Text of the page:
February 19, 1990, isn’t a day that most geeks have marked on their calendars, but perhaps it should be. That’s the day that a then-little-known software company called Adobe released what would become one of the most influential programs of the computer age: Photoshop.
Technically, Photoshop had already been around for a few years by then. Originally conceived by brothers Thomas and John Knoll, the program was packaged for free with Barneyscan scanners in 1988. But later that year, John demoed the product to Adobe’s Russell Brown by showing a photo that he had doctored of his then-girlfriend (now wife) Jennifer on a beach in Bora Bora. Brown convinced the company to buy it, and the rest, as they say, is history.
In 1989, The Abyss became the first movie to use Photoshop, six months before the program’s commercial release. 1991 saw the release of the Kodak DCS100, the first digital camera. The following year, Photoshop 2.5 expanded the program to Windows. Layers would come to Photoshop with version 3.0 in 1994. Photoshop 6.0 came out in 2000, adding vector shapes. That year also saw the release of the Sharp/J-Phone, the first phone to include a camera, and the first 3D-printed, working human organ. In 2007, the Photoshop family expanded with the introduction of Photoshop Lightroom 1.0.
Today, Photoshop is literally everywhere. It’s safe to say that the overwhelming majority of photos you see published anywhere – including here on GeekDad – have been touched by Photoshop in some way, from simple cropping or resizing, to some retouching to remove unwanted artifacts, all the way up to photorealistic images created entirely from scratch.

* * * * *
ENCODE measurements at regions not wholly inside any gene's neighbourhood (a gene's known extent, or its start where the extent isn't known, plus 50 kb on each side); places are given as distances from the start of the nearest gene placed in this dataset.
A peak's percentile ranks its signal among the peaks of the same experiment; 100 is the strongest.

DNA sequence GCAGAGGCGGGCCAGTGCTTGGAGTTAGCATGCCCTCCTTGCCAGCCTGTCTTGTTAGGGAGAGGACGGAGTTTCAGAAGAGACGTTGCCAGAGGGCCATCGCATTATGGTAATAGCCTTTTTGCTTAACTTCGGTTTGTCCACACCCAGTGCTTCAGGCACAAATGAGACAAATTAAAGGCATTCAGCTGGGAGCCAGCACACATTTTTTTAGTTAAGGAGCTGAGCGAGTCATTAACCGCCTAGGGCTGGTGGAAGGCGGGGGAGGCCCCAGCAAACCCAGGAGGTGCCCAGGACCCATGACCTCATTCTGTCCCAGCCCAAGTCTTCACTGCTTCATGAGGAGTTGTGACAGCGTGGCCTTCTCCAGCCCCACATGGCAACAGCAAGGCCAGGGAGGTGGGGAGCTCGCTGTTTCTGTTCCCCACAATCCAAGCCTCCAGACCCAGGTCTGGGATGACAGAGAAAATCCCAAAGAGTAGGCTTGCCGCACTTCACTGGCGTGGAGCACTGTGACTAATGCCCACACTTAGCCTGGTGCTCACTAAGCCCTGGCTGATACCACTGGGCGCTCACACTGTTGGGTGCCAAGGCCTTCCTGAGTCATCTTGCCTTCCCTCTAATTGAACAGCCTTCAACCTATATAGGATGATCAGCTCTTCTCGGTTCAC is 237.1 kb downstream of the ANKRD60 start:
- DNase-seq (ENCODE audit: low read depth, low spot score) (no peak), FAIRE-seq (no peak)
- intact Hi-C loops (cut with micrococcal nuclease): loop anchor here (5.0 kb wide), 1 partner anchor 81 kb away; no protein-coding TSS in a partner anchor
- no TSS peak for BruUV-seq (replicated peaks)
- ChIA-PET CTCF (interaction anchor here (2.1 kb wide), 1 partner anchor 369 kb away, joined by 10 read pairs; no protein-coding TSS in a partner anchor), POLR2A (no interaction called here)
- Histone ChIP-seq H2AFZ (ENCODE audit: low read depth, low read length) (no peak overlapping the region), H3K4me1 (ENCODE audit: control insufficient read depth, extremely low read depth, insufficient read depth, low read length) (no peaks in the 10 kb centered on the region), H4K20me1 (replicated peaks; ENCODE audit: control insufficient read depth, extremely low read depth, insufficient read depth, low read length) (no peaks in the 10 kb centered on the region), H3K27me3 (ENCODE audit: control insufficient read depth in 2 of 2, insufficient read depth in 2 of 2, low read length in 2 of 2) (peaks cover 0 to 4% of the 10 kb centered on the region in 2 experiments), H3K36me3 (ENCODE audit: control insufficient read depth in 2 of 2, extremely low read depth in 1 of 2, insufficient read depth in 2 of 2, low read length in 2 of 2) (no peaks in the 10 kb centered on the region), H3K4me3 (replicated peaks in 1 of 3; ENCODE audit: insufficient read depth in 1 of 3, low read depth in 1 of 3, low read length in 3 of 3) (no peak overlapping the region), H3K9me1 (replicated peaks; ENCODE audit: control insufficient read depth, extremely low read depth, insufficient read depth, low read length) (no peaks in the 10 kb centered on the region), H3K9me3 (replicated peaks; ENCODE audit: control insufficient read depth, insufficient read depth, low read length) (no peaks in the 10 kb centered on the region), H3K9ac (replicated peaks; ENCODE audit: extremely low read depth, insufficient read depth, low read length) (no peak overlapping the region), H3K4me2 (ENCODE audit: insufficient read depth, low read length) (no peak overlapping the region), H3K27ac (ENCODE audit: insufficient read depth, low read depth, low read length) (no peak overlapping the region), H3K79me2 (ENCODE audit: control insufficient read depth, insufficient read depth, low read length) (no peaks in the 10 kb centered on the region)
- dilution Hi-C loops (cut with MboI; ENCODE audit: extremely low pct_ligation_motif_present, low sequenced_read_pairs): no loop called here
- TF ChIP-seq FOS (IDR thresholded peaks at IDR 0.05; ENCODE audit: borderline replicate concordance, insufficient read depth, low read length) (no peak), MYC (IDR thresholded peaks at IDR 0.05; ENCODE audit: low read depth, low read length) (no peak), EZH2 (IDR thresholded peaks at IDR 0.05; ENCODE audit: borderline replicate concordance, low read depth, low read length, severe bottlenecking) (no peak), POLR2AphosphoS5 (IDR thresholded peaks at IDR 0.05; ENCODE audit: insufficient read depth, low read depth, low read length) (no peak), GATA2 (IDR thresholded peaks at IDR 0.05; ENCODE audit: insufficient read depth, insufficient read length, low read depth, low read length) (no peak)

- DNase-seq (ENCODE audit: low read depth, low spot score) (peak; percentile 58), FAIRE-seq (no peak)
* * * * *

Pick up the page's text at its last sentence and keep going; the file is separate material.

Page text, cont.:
Of course, Photoshop has seen its share of controversy over the years, and it has certainly given rise to lots of questions as to whether what we see is “real” or not. Journalists and magazine editors have yet to firmly decide on where the line is on just how much is too much Photoshop, and that’s a debate that is likely to continue.
There are literally thousands of software tools out there, but only a handful have become so ubiquitous that they become household words. Even fewer make it to the realm of becoming verbs, and yet today we think of editing photos as “Photoshopping.” Untold designers, artists, photographers, authors, editors and so many more couldn’t do their jobs without it. I for one owe a large part of my career to it.
So let’s all take a moment and raise our glasses, or mice, or Wacom pens to wish Photoshop a very happy 25th birthday.